After the line-of-duty death of FDNY Deputy Chief Charles Washington Krueger on Feb. 14, 1908, a call for a fitting monument began. The idea expanded to include all firemen killed, not just the chief. Fundraising went on for years until the present memorial was constructed and dedicated in 1913. The monument even has a tablet recognizing the bravery and service of fire horses.
Photo credit: Photo from Paul Hashagen Collection
NEW YORK CITY: SEPT. 5, 1913 – Seven thousand firemen, including 1,500 from the FDNY, reinforced by delegations from Baltimore, MD, Portland, OR, and Philadelphia and Pittsburgh, PA, and members of the Volunteer and Exempt Firemen’s Associations, marched in a grand parade from Fifth Avenue and 57th Street to Riverside Drive and 100th Street in Manhattan for the unveiling and dedication of the Firemen’s Memorial. Thousands of spectators lined the parade route, then descended on the memorial site. Jesse Isidor Straus, son of the late Isidor Straus (co-owner of Macy’s Department Store and friend of the FDNY, who died along with his wife, Ida, in the sinking of the Titanic) spoke on behalf of his father, a large contributor and driving force behind the monument.
The inscription on the monument reads:
TO THE MEN OF THE FIRE DEPARTMENT
OF THE CITY OF NEW YORK
WHO DIED AT THE CALL OF DUTY
SOLDIERS IN A WAR THAT NEVER ENDS
THIS MEMORIAL IS DEDICATED
BY THE PEOPLE OF A GRATEFUL CITY
HOT SPRINGS, AR: SEPT. 5, 1913 – At nightfall, the entire city was in total darkness after a huge conflagration swept 55 blocks of the city, including the electric plant. More than 2,500 people were left homeless and had to sleep in the streets. The fire started on Church Street near the Army and Navy Hospital and burned southeast away from the hospital until the wind changed direction, driving the flames toward the business section and igniting the Ozark Sanitarium, high school and electric plant. The fire almost completely cut off the fire department’s water supplies and power needed to operate the pumping station was lost. Little Rock firefighters joined the Hot Springs department and despite their best efforts, numerous homes, at least 100 businesses, four hotels, a theater and a railroad facility were lost to the flames. The use of dynamite to create a fire-break and a drenching rain helped halt the spreading flames.
LYNN, MA: SEPT. 10, 1913 – A blaze in a Lake Shore Park house was extinguished by a local women’s fire brigade, preventing the flames from spreading over the entire resort. The brigade was organized years earlier under the command of Chief Sarah Warring and had its own fire station and chemical wagon.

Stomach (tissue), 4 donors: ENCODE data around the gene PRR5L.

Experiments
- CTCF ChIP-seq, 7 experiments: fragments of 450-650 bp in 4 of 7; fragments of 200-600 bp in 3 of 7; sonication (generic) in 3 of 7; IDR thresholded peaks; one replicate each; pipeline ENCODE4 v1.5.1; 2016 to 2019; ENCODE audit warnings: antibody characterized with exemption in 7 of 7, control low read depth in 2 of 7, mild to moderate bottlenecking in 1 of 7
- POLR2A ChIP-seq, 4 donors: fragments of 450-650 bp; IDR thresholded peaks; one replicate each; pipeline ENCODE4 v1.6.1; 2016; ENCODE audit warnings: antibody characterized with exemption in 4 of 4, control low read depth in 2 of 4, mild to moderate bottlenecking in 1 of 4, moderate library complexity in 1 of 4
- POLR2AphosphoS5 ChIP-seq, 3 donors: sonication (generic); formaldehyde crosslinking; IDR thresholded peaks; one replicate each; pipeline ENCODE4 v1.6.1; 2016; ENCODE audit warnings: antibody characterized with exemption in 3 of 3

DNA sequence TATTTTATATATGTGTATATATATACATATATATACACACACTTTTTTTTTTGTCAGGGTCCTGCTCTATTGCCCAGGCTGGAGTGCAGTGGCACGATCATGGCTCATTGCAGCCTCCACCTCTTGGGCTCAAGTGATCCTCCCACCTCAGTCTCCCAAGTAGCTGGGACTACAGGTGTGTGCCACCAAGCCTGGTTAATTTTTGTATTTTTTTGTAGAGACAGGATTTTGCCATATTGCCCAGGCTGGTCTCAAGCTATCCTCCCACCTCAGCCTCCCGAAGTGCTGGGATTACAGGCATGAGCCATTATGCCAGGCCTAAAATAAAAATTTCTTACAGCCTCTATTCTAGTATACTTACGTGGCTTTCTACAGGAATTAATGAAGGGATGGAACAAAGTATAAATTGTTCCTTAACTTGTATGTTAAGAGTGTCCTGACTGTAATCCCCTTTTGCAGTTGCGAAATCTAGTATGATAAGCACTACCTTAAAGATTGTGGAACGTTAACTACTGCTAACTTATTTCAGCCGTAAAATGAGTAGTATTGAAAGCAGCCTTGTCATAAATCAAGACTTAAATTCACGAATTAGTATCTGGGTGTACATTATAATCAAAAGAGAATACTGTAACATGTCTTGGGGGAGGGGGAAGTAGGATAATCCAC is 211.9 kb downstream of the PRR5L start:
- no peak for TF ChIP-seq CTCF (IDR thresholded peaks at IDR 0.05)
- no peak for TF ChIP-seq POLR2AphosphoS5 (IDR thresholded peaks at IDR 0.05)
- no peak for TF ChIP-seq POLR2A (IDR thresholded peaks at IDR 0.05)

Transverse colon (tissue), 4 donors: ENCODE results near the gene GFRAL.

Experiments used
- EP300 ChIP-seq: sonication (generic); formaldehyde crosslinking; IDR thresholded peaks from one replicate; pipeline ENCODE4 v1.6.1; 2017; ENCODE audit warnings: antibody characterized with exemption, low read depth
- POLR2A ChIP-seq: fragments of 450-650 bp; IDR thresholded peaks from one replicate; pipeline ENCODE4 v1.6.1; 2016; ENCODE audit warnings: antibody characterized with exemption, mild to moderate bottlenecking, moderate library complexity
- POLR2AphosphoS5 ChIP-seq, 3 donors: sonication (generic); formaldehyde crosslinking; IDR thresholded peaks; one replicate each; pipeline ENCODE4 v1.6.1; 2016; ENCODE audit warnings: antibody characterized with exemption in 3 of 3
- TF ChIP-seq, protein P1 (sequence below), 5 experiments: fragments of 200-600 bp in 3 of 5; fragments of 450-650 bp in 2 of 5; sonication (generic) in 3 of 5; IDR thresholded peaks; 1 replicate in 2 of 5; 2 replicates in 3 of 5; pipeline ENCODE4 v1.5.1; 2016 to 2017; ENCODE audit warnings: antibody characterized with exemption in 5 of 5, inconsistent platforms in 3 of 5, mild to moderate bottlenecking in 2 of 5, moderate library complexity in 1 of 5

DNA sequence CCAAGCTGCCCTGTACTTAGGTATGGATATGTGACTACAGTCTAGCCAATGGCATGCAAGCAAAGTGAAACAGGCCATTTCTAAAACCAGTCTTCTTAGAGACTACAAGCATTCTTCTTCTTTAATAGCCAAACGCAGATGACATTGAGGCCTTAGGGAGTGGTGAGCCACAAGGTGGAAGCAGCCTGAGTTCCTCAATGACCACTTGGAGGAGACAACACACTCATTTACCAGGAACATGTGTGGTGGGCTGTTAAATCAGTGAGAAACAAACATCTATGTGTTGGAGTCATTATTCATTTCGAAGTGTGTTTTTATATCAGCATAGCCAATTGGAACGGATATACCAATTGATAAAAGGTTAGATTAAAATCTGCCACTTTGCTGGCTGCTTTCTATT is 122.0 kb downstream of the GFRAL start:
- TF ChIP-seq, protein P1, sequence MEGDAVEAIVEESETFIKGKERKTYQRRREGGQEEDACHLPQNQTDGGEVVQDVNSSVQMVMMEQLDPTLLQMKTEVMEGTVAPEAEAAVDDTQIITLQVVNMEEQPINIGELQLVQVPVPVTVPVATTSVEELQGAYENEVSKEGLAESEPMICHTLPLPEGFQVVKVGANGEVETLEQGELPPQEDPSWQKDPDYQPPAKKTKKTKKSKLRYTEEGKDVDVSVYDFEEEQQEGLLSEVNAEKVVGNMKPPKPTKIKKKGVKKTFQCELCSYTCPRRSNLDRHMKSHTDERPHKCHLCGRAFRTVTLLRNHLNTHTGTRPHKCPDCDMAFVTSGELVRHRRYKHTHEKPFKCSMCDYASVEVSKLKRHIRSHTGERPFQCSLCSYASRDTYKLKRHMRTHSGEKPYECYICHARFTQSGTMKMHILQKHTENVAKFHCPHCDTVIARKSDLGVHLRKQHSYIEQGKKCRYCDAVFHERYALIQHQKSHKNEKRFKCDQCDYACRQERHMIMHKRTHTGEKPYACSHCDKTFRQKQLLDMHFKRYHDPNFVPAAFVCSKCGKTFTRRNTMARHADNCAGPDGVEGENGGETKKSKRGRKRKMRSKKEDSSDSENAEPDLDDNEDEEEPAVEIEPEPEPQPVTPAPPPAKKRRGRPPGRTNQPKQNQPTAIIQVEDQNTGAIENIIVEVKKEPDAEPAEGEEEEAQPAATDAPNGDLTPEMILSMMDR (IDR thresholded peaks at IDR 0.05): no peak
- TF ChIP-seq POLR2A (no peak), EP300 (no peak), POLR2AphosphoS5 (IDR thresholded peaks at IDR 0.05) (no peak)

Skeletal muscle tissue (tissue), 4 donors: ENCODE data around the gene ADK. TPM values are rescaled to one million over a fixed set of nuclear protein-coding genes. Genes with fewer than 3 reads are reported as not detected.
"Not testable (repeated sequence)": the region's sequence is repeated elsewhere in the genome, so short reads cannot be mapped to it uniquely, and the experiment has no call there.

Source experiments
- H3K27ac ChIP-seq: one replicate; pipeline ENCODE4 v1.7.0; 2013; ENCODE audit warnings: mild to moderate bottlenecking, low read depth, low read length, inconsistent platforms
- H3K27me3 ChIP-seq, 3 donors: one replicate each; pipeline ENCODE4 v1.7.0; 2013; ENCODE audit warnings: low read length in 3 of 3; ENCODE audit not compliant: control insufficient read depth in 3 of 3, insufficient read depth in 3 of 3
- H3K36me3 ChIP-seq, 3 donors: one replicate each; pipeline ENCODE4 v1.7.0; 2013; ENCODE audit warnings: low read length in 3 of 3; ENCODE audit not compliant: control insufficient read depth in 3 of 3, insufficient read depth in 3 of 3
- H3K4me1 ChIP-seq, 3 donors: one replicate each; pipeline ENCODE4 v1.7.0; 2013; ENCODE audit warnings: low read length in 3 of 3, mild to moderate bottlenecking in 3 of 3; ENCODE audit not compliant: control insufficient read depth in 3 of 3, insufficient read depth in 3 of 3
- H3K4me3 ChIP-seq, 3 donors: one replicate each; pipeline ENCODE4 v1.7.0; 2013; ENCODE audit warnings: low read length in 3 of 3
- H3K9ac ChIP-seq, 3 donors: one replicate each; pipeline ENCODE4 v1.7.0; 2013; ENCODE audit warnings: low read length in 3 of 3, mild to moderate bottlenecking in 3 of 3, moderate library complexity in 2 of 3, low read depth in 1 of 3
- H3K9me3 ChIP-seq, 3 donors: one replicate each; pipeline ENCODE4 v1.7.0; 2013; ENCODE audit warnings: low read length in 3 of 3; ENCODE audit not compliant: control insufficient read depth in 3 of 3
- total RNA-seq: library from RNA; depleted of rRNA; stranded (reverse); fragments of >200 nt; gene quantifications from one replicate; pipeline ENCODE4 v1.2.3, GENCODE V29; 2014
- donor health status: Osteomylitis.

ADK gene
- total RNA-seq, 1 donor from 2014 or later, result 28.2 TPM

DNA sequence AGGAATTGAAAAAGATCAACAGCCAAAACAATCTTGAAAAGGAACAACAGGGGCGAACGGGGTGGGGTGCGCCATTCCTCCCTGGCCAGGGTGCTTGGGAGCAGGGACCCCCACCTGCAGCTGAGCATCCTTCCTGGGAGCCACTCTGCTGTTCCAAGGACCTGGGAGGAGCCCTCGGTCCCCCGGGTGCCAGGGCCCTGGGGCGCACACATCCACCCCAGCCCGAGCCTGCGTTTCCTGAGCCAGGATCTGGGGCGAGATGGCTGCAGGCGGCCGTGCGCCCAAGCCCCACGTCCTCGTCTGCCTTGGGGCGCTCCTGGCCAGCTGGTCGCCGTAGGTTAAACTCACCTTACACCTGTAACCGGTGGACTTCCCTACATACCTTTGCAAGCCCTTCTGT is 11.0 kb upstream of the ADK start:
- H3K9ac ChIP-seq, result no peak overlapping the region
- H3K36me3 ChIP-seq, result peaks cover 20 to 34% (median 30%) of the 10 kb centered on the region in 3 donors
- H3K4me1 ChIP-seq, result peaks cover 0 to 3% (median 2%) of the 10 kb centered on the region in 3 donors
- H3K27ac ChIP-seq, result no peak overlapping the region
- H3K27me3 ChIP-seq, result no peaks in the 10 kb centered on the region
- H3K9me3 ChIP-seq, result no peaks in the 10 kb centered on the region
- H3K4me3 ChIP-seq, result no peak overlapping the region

COVERT, NY: SEPT. 11, 1913 – The coughing of their infant probably saved the lives of the Rev. M.H. Gibson and his wife when their parsonage of the Baptist Church was destroyed by fire. The baby’s coughing awakened the minister, who found that his home was in flames. He saved his wife and child, although with great difficulty.
BUFFALO, NY: SEPT. 13, 1913 – A series of explosions rocked the Clover Leaf Milling Co. plant on Babcock Street. Flames then ignited a grain elevator, flour mill and storehouses. The three explosions injured 20 workers, with six of them in serious condition in the hospital.
COBURG, GERMANY: SEPT. 14, 1913 – A gas explosion and fire caused the collapse of a tenement house occupied by six families. The blast occurred in a gas main in the middle of the street, lifting the structure off its foundation several feet before it crashed to the ground in flames. Inside the wrecked building, 15 people were killed by the blast and a large number were injured. Firemen and soldiers went to work battling the flames and searching the scorched wreckage.
GHENT, BELGIUM: SEPT. 18, 1913 – Three pavilions of the International Industrial Exposition were destroyed by an early-morning fire that started in a German restaurant. This was the fifth fire since the exposition opened in April. This World’s Fair featured the pavilions of 31 countries displaying people, their art and the latest inventions.
CHICAGO, IL: SEPT. 23, 1913 – A fire of “mysterious origin and great ferocity” threatened one of the most valuable blocks in the city: the “Loop” district. Flames attacked the ink, paper and pressrooms of the Chicago Inter Ocean newspaper at Monroe and South Dearborn streets. The fire was discovered in bags of waste paper in a storage room. Soon after, an explosion occurred as flames reached stored cans of flammable ink. The blast and fire drove the reporters and editorial staff from the blazing building. Responding firemen contained the fire to the floor of origin in the huge fireproof building.